The San Bernardino Symphony Orchestra presents an African-American composer | News






Florence Beatrice Price


Florence Beatrice Price took her first piano lessons at age 4 and wrote her first composition at age 11.

Her first symphony was written at age 48 and garnered worldwide attention when she performed it with the Chicago Symphony Orchestra in 1932 at the World’s Fair. She became the first African-American woman to have her symphony performed by a national symphony orchestra.

Price, born in 1887 in Little Rock, Ark., was proud of her work and wanted to share it with the world.

“She was constantly writing letters to get her works performed,” said Karen Walwyn, regional keyboard studies coordinator at Howard University.

Walwyn, pianist and composer, will perform Price’s moving piano concerto with the San Bernardino Symphony Orchestra at 7:30 p.m. on Saturday, December 11 at the California Theater in San Bernardino.

The symphony orchestra will also perform Richard Strauss’ dramatic symphonic poem with conductor Anthony Parnther, and former “American Idol” finalist David Archuleta will perform holiday tunes.

Walwyn said it was her first time performing with the San Bernardino Symphony Orchestra and bringing Price’s work to San Bernardino.

Price was the daughter of Dr. James. H. Smith, dentist and activist, and Florence Irene Smith. She had a brother who chose not to live with his black family and moved away.

Walwyn said Price’s father and mother both taught him the piano. She graduated from high school at 14, but was too young to go to college. She started college at age 16 at the New England Conservatory.

Her mother, Florence Irene, left her daughter after her divorce from Smith, who died penniless. She moved to Chicago to try to fit into white society, Walwyn said.

“Her mother was trying to protect her when she was away at the New England Conservatory,” Walwyn said.

Price earned two degrees with a double major in piano and organ. She taught at Clark University in Atlanta and Shorter College in Little Rock. She never had contact with her mother again.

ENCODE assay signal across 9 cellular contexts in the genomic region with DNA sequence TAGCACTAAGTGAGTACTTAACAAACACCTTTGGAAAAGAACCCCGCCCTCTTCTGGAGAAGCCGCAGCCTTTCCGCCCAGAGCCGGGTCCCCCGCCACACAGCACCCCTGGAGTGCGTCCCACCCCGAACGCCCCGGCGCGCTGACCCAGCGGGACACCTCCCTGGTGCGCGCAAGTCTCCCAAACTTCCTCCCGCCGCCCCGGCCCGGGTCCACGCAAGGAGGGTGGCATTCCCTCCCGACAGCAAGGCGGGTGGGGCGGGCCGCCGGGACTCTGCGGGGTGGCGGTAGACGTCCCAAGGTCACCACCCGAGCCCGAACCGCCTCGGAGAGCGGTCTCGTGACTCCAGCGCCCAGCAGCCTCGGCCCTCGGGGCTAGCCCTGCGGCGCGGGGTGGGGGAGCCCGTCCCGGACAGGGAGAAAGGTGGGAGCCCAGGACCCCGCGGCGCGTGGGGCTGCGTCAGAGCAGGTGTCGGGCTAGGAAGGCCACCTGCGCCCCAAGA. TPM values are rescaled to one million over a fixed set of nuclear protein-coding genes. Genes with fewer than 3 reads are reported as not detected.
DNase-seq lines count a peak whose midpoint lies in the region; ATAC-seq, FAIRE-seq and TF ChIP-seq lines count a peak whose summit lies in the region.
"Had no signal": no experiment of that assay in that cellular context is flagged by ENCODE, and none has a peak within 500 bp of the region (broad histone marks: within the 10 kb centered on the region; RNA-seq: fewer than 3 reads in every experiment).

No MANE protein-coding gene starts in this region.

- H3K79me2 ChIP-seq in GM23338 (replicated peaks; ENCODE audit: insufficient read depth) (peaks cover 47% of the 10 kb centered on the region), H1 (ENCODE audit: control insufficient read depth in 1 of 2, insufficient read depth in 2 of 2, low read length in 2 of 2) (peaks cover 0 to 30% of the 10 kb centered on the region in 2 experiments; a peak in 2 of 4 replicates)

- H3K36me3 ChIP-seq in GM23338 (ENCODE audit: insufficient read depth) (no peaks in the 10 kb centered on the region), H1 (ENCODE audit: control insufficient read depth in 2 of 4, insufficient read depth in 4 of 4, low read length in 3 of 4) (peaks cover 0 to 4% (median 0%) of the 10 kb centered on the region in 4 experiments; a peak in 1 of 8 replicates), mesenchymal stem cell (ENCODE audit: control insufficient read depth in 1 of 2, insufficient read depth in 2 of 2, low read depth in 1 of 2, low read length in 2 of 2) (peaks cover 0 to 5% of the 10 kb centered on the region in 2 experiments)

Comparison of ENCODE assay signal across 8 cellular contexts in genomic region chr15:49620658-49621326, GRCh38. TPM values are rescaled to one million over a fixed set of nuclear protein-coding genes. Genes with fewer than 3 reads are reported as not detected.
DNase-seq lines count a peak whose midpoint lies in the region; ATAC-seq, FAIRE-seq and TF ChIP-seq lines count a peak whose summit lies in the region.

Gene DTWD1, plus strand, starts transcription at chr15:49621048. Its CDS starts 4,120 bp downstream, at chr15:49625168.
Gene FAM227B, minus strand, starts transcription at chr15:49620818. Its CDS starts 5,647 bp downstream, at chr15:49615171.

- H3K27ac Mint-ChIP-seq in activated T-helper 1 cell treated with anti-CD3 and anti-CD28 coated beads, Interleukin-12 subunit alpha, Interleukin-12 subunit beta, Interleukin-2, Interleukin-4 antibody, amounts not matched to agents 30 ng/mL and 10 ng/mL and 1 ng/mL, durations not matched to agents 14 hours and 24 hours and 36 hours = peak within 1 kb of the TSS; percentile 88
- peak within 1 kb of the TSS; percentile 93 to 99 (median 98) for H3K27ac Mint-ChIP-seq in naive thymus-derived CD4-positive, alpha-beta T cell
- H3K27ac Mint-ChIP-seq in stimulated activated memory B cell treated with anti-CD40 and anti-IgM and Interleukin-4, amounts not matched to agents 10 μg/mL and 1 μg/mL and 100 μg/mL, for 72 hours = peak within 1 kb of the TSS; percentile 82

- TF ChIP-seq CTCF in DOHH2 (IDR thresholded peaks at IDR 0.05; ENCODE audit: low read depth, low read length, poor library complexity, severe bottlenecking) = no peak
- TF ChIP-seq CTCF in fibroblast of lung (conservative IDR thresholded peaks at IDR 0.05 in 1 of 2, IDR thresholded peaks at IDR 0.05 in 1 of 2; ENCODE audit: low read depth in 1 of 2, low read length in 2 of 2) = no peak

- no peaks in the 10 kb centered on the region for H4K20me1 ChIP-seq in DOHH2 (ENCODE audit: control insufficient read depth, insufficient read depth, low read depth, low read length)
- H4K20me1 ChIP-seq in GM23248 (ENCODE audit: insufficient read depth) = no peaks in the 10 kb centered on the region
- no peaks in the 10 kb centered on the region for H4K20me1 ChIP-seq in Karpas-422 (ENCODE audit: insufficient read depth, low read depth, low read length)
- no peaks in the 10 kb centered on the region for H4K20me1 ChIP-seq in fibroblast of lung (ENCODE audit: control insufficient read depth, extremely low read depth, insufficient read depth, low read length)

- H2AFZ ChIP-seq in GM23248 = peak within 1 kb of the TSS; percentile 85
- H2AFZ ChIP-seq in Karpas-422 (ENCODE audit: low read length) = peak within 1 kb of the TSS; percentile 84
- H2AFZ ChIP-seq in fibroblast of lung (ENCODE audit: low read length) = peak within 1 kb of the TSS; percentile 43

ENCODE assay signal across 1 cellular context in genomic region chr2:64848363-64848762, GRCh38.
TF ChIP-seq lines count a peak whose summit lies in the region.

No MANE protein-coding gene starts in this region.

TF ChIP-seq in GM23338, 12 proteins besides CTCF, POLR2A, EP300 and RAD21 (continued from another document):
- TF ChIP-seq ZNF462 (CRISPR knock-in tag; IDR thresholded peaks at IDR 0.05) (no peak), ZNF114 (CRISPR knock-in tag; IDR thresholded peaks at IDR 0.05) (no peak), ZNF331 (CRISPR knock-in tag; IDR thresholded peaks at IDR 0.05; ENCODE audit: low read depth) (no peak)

Florence Beatrice met her husband Thomas Jewell Price, a lawyer, and they married in 1912. They had two daughters.

Florence decided to quit her teaching jobs to stay home with their daughters. She started writing music so she could stay home and give private lessons.

Thomas Price lost his law practice after John Carter was lynched in 1926 right next to their house, and the couple moved to Chicago.

She noticed a change in their marriage after her husband lost his job and became violent towards her. She took their daughters and left him, choosing to live with several of his students.

A student, Margaret Bonds, played the Florence concerto at concerts in Chicago.

Price focused on writing music and was proud of her African American heritage. She wrote about it in works such as “At the Cotton Gin”.

Price wrote his first symphony, which won first place in the Wanamaker competition, and a sonata in E minor.

The two would win cash prizes totaling $750.

It was his symphony that captured the attention of the Chicago Symphony Orchestra and garnered him worldwide attention.

Price would write about six letters to the Boston Symphony Orchestra, which never performed his work, Walwyn said.

Price was active in women’s musical organizations and the National Association of Negro Musicians in Chicago.

She died in 1953 at the age of 66.

Walwyn said Price’s music was rediscovered in 2008 when a couple purchased their home in Kankakee, Illinois. The house was dilapidated, but they discovered some of his music in all the rubble.

“When she died, we didn’t know if anyone was taking care of her music,” Walwyn said.

It is now held in a collection at the University of Arkansas.

Walwyn is excited to perform Price’s one-movement concerto next month.

Walwyn was 3 years old when she started learning the piano from her father Claude Walwyn. She took her first piano lessons outside at the age of 6.

Walwyn said her parents, Dorothy and Claude, both loved music and dancing. They divorced when Walwyn was in college.

His teachers, Rosalie Gregory at Brown Community College, and James Robert Floyd at the University of Miami, were instrumental in his musical career.

She started writing compositions, including “Reflections on 9-11”. Walwyn said it was a 57-minute work, with seven movements.

She is proud to have her work performed by others in London and Iowa.

Walwyn also travels to perform concerts like the one in San Bernardino. She recently performed at Florida National University.

Symphony of San Bernardino

When: 7:30 p.m. on Saturday, December 11.

Where: California Theater in San Bernardino.

Tickets: $30 to $100; students and military with ID are $15.

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